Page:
This Day in NBA History: Kareem Abdul-Jabbar becomes NBA’s all-time scoring leader

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It was fitting he did it with a skyhook.

On April 5, 1984, in a game against the Utah Jazz (played in a sold-out Thomas & Mack Center in Las Vegas), Kareem Abdul-Jabbar took a pass from Magic Johnson, swung left, and drained a hook shot that gave him career point No. 31,420, moving him past Wilt Chamberlain to become the NBA’s all-time leading scorer.

The game stopped as the celebration ensued as Kareem’s teammates swarmed the captain. He was taken out of the game at that point, done for the night.

Abdul-Jabbar wasn’t done scoring, however. H retired five seasons later with 38,387 points, a record that stands to this day.

Giannis Antetokounmpo doesn’t have home court, players forced to workout with what they have

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MILWAUKEE — Giannis Antetokounmpo is spending much of his time during the coronavirus-imposed hiatus working out, helping care for his newborn son and playing occasional video games.

What the reigning MVP isn’t doing very often is shooting baskets since the NBA has closed team practice facilities.

“I don’t have access to a hoop,” the Milwaukee Bucks forward said Friday during a conference call. “A lot of NBA players might have a court in their house or something, I don’t know, but now I just get my home workouts, (go) on the bike, treadmill, lift weights, stay sharp that way.”

The hiatus is forcing thousands of athletes, pro and otherwise, to work out from home as they try to keep in shape. Equipment varies from player to player, too.

“It all comes down to what they have and what they’re capable of doing,” Atlanta Hawks coach Lloyd Pierce said. “We can do a lot of body weight stuff. That’s how they stay ready. That’s the most I can offer as a coach for them to stay ready. I can’t say ‘Hey, can you find access to a gym?’ That would be bad management on my part.”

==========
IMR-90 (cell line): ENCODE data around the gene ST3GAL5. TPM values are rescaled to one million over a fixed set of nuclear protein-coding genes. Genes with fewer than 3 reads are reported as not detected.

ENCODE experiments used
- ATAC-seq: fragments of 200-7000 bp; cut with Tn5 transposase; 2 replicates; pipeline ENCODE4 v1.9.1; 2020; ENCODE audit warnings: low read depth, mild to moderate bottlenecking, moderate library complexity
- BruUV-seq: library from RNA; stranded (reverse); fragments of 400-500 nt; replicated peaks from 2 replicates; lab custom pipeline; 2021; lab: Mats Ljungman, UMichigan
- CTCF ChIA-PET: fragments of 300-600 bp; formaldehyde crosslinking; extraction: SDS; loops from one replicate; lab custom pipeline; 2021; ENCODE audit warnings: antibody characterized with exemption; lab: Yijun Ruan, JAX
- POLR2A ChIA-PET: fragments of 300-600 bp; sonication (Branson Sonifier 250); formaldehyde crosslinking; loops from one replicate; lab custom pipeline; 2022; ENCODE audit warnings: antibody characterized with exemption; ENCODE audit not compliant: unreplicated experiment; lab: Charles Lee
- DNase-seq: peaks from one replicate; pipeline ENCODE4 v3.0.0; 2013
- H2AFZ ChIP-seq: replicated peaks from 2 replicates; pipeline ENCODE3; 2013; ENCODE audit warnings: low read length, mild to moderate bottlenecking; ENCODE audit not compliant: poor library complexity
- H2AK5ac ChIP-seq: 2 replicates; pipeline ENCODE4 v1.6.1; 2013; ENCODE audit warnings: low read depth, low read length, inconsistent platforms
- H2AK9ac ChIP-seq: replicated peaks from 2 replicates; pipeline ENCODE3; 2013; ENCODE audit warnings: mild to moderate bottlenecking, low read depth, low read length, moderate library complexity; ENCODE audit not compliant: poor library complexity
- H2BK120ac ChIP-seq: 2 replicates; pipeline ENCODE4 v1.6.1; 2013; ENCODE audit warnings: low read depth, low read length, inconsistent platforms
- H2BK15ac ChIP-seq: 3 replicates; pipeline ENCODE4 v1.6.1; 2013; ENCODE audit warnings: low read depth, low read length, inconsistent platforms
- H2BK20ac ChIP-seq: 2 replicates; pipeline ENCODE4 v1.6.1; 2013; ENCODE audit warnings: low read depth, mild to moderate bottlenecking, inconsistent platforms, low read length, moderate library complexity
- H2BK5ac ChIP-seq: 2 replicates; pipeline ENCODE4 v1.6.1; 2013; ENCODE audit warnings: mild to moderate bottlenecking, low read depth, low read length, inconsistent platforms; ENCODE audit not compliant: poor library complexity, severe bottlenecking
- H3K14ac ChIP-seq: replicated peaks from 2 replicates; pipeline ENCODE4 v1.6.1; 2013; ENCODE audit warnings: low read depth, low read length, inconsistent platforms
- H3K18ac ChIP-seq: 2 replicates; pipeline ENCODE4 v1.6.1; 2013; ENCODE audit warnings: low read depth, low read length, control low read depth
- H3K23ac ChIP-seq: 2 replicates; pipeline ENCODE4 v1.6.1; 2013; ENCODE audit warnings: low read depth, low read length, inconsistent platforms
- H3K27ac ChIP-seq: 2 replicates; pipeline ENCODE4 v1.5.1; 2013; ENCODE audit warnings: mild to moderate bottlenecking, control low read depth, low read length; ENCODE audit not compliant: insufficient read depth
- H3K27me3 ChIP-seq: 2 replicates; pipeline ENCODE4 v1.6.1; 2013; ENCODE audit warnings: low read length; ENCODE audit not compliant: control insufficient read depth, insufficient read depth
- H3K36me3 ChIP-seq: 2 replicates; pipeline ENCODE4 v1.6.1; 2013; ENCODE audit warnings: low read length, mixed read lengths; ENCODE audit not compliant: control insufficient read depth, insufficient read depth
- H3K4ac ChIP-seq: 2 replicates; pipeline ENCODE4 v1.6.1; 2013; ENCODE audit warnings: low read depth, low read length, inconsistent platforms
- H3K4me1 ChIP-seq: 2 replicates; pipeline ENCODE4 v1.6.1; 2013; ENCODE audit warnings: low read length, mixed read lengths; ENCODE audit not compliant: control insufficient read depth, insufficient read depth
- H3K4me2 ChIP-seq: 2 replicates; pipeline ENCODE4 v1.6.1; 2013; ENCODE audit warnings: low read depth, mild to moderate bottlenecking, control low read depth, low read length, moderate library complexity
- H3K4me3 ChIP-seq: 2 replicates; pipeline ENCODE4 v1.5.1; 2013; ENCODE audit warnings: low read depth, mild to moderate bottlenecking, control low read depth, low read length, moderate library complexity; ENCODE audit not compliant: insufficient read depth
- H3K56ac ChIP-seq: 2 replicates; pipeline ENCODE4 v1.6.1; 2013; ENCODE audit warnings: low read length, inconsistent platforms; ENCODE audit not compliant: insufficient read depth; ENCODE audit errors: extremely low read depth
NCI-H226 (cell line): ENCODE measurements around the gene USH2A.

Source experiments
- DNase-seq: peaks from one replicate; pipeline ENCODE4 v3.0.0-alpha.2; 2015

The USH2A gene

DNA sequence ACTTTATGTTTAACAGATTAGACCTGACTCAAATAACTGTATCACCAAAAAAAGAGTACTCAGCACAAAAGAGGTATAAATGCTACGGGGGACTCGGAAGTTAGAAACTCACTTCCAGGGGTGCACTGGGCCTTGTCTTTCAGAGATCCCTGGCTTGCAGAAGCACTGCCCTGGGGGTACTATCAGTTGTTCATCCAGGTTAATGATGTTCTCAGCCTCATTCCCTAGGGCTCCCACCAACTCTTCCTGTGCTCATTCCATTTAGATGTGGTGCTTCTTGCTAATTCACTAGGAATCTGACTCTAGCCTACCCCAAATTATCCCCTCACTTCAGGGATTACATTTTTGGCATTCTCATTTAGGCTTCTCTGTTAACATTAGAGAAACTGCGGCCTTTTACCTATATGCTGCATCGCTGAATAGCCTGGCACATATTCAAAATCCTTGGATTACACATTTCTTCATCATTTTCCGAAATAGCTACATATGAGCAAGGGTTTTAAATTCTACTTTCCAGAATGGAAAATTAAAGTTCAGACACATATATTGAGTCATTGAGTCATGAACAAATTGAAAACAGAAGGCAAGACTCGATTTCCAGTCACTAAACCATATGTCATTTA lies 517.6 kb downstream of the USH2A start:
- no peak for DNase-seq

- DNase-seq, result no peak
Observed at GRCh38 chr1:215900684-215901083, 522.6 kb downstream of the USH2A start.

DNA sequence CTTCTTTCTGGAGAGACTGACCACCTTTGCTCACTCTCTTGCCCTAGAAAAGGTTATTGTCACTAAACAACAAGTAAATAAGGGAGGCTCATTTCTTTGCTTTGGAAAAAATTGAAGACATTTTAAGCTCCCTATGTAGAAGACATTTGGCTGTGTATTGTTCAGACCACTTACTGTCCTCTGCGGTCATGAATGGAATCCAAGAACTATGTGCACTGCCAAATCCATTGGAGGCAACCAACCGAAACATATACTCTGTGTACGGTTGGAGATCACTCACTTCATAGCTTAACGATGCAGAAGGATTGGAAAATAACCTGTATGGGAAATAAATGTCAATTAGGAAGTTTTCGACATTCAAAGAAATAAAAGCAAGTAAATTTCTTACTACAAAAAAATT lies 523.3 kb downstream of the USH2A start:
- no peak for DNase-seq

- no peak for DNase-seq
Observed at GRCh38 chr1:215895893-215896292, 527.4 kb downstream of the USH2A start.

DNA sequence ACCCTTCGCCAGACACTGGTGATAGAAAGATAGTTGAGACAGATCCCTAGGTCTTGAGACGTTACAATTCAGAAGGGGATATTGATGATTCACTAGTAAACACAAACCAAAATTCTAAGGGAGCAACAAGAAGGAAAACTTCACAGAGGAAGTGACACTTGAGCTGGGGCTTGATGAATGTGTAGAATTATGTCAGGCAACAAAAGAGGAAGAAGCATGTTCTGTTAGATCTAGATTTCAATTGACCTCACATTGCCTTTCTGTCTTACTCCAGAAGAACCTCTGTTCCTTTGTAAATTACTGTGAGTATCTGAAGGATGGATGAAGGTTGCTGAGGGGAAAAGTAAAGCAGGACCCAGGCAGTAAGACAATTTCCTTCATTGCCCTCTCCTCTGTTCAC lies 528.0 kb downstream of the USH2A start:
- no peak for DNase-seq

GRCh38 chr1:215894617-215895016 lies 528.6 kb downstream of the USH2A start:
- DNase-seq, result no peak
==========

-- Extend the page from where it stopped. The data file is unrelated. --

For instance, Pierce said Hawks guard Kevin Huerter has access to a gym in New York and guard Jeff Teague owns a gym in Indiana.

Other players face different situations.

“I’ve seen LeBron’s Instagram,” Pierce said of Los Angeles Lakers superstar LeBron James. “LeBron has a house with a full weight room and he has an outdoor court. He’s got a different reality right now that gives him a little more access to continue the normal. (Hawks rookie) Cam Reddish lives in an apartment and it’s probably a two-bedroom apartment. He can’t go in the apartment weight room because it’s a public facility. So he’s limited in all things.”

Bucks coach Mike Budenhlolzer said he wanted his players to focus on keeping their bodies in shape and conceded that logistics surrounding the pandemic would make it tougher for them to do any basketball-specific activities.

The Bucks are still finding ways to stay sharp.

Bucks players said team officials have made sure they all have the necessary exercise equipment. Antetokounmpo noted the Bucks also had a catering company bring food to make sure they maintain a proper diet. Center Brook Lopez said workout plans have been sent to them via a phone app.

“They’ve done a really good job of getting everything taken care of and still having tailored workouts for each individual player despite the situation,” Lopez said.

But it’s difficult for them to work on their shooting without access to a court.

“Since the practice facility is closed down, I don’t have any access to a basketball goal unless I go to one of my neighbors’ houses and shoot outside,” Bucks forward Khris Middleton said. “There’s really no basketball for me. It’s basically like Giannis said. Treadmill, jump rope, some weights and that’s it. I have a couple of basketballs I can dribble in my house or outside, but no actual goal to shoot on.”

Pierce noted that Huerter recently asked him when players would be able to get back into the Hawks’ practice facility.

“I told him, ‘I’ll tell you when we won’t,” Pierce said. “We won’t in April.”